• T.G.I.Friday’s

The first T.G.I. Friday’s restaurant opened their doors in 1965 in New York City at the corner of First Avenue and 63rd Street on Manhattan’s Upper East Side. This location quickly became THE meeting place for single adults, totaling $1 million in revenues its first year. For all you movie buff’s, this location was the back drop for the filming of COCKTAIL, starring Tom Cruise.

T.G.I.Friday’s Restaurant became famous for its wide variety of food items and selection of drinks even though the first menu was a chalkboard.

Now, 50 years later, T.G.I.Friday’s has over 500 locations worldwide and is one of the leading restaurant brands.

Still America’s favorite restaurant, you can visit any one of the 8 NYC T.G.I.Friday’s and enjoy a wide variety of new and classic menu dishes such as  Pot Stickers, Jack Daniel’s Ribs and Vanilla Bean Cheesecake. In addition to the already exciting menu, the NYC T.G.I.Friday’s offer the best Happy Hours in town.  With discounted appetizers and drinks you’re a guaranteed a GREAT time.

T.G.I. Friday’s offers our guests a place to relax, have a good time and catch up with friends or family (and sometimes both!). With an emphasis on fun of course. Come in and try our world famous ribs, legendary burgers, tasty treats like cookie dough cheesecake or one of our famous cocktails!

NYC T.G.I. Friday’s Restaurants

604 5th Avenue bet. 48th & 49th St.
(Around Rockefeller Center)
211 West 34th Street
(Across from Madison Square Garden)
147 West 46th Street
(Just East of Broadway)
T.G.I. Friday’s
34 Union Square E.
at Park Ave. South
T.G.I. Friday’s
2 Penn Plaza on Amtrak Level
T.G.I. Friday’s
677 Lexington Avenue at 56thStreet
T.G.I. Friday’s
761 7th Avenue at 50th Street
47 Broadway at Trinity Place


T.G.I Friday’s, a very successful nationwide chain with special appeal for twenty- and thirtysomething’s, has opened just off Times Square on 46th Street. On a recent Sunday evening, the place was packed by 7:30pm. The frenetic, upbeat premises were alive with happy chatter, beat music, prominent televisions, a bustling open kitchen, scurrying red-and-white-clad servers toting fancy drinks and gargantuan portions, and patrons perusing multi-page, bed-sheet-size menus.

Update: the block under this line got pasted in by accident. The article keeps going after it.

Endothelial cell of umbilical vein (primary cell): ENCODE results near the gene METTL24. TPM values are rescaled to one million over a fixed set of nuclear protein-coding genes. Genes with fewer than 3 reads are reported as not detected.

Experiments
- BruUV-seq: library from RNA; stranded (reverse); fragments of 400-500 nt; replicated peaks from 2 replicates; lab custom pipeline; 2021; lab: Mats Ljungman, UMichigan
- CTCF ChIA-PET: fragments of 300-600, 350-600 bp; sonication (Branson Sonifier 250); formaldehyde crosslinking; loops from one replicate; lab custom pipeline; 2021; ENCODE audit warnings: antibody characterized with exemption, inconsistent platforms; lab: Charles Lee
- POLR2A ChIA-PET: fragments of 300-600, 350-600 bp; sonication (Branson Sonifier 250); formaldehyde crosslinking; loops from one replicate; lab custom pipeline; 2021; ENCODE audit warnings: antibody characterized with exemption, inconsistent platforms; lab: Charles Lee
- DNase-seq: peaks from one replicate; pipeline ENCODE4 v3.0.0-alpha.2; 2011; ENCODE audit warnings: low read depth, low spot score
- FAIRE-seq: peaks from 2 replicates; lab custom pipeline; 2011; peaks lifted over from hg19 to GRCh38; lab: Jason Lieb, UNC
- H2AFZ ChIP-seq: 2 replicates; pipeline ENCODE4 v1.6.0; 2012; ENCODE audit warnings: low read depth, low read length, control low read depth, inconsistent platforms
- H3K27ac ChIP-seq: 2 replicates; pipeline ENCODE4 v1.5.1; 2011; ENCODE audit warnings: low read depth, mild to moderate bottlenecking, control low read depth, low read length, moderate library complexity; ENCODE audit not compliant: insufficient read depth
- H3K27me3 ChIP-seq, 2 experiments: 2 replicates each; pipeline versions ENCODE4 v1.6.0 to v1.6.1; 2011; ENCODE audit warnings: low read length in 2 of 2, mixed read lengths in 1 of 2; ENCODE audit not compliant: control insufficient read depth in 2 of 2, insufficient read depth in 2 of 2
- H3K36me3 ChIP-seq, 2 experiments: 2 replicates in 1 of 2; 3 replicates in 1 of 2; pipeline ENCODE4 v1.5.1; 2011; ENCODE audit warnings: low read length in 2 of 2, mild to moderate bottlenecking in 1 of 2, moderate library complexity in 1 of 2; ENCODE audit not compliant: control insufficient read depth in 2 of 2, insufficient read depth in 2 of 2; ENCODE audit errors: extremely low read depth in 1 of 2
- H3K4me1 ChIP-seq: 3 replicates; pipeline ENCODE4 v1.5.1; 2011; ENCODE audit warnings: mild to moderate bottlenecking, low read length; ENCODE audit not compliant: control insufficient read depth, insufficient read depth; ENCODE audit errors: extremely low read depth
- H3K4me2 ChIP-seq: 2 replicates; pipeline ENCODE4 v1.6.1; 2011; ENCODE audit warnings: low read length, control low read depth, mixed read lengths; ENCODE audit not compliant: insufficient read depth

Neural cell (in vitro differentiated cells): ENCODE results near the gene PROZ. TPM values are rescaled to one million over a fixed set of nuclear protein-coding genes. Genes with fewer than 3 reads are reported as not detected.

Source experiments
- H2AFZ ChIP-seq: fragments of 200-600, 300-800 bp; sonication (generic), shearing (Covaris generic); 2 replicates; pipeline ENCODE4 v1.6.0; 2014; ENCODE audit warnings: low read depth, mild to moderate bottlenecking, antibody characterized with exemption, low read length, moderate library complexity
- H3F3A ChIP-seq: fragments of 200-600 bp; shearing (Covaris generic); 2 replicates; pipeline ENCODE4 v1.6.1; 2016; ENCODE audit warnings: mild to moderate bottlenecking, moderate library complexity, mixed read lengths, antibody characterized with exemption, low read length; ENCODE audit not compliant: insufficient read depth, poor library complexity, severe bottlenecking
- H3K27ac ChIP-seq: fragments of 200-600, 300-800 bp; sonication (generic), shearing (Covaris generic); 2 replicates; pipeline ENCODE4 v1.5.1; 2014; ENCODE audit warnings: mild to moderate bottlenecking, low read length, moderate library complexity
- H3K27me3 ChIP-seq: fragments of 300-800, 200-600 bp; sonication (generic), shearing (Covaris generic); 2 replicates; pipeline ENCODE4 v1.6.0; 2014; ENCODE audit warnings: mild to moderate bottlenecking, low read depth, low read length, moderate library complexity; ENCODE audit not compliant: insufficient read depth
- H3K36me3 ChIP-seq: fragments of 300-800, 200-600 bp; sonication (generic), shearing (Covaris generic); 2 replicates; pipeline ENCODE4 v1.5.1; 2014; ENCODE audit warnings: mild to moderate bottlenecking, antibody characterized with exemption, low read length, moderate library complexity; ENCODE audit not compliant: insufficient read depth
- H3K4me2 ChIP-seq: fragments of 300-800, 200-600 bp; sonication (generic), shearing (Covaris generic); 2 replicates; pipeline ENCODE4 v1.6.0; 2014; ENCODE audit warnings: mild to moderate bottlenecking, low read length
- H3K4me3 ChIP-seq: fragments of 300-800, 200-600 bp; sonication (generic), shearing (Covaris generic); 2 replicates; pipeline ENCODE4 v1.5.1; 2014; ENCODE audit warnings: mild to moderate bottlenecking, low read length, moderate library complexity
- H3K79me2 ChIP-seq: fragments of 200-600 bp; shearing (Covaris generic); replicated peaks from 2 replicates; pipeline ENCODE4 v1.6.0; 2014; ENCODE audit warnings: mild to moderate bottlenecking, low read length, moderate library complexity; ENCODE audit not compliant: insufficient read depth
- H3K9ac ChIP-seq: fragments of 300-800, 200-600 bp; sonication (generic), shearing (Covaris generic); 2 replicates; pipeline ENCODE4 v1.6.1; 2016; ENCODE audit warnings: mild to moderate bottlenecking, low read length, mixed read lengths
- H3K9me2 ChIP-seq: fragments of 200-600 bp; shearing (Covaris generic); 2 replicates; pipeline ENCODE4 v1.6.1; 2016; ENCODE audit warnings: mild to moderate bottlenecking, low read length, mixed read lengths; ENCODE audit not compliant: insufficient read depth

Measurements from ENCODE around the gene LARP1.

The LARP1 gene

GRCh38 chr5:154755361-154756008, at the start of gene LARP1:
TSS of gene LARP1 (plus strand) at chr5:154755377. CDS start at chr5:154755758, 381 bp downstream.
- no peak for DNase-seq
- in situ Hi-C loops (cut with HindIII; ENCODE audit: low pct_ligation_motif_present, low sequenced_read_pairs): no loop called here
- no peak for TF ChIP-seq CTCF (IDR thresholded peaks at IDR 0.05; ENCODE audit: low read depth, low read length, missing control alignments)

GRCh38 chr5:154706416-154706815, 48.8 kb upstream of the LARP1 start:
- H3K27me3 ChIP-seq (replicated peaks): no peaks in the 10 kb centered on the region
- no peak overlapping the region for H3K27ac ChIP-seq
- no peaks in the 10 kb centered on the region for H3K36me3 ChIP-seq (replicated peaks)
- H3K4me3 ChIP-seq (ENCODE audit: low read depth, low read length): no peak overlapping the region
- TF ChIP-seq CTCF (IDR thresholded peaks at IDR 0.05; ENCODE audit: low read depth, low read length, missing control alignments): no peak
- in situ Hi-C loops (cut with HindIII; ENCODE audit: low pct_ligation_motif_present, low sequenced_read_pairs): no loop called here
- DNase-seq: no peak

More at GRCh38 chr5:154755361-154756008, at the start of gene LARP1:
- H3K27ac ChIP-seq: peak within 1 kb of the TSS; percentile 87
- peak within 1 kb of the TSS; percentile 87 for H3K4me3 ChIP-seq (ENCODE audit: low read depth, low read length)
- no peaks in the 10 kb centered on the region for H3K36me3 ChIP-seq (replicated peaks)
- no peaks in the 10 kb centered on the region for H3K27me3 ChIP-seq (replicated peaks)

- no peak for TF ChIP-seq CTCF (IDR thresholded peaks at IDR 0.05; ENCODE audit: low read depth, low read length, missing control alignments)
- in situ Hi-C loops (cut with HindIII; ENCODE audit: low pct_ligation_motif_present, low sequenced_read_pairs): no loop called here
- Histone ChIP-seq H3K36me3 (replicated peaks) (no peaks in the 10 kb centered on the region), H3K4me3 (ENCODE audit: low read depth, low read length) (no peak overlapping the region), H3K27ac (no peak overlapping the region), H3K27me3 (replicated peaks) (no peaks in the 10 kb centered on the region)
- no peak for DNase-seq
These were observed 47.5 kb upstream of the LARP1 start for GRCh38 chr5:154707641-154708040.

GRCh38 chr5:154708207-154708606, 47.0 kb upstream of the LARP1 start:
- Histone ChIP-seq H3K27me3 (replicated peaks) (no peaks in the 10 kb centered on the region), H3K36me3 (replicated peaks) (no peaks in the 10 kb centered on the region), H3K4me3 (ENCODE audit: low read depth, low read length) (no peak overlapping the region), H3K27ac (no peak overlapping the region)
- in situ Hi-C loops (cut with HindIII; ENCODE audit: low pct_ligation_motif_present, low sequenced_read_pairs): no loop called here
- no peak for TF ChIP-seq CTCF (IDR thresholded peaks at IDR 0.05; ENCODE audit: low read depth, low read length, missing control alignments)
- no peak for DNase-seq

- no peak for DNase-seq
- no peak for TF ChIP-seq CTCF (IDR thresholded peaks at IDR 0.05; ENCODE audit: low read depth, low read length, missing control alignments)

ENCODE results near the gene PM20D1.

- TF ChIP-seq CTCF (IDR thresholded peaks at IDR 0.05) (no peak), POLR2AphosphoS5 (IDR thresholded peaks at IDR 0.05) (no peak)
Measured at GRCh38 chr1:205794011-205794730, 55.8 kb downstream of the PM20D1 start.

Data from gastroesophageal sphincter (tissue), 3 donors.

Obviously, T.G.I Friday’s is doing something right. In fact, it’s doing many things right. Simply put, the wide-ranging menu—with its Mexican, Asian, Italian, and all-American selections—delivers the dishes most people want to eat: wings, dips, steaks, shrimp, ribs, pastas, burgers, sandwiches, and over-the-top desserts like whisky cakes and brownie obsessions. The comments on the attractive menu, with its striking food photographs, capture the TGIF spirit well. Next to the Ribs section it reads, “Napkins mandatory, forks not so much;” next to the Sizzling section it says, “Bring the heat.” Salads are heralded with an “all dressed and ready to go” quip and beer is introduced with an “ice-cold and ready to heat things up” observation.

You get the message. TGIF is an every man restaurant. It’s not fine dining, nor does it pretend to be; it’s a leap beyond fast food that serves entrée-size appetizers for $13.49 (and a few cents more) that many diners order as their main course, and drinks with catchy names like Bee Sting, Platinum Mojito, Tiki Torch Margaritas. When civilized conversation becomes difficult, no one cares because everybody at the table is too busy having fun.

At times, four diners can easily share one of those king-sized starters; that certainly was true for the plate circled by a plethora of crisp tostados nachos alive with refried beans, vibrant ground beef, and melted cheese and accompanied by guacamole, salsa, sour cream, and zingy jalapeños. The long-sized barbecued flatbread served on a wood plank also delivered far more than most individual diners could consume. Cut into numerous pieces, it was covered with moist pulled chicken pieces under a chipotle barbecue sauce. It’s baked with Monterey Jack cheese, cheddar, cilantro, and sliced red peppers and onions. Nor was there anything wrong with the more average-sized warm Tuscan spinach dip with a cone full of tostada chips and the wedge salad enhanced by its abundant Applewood smoked bacon.

Both a first-class sirloin and a juicy rib eye steak (each with two side dishes) came medium rare as ordered.  A pulled pork sandwich was the equal of those at many southern barbecue joints, as was the half rack of slow-cooked baby back pork ribs that accompanied the sirloin steak. The humongous sizzling chicken and shrimp combination defeated the diner who ordered it.

For dessert, the tall vanilla bean cheesecake, warm brownie with vanilla ice cream, and especially the whisky cake—actually a warm toffee cake with Jack Daniels sauce—were impressive.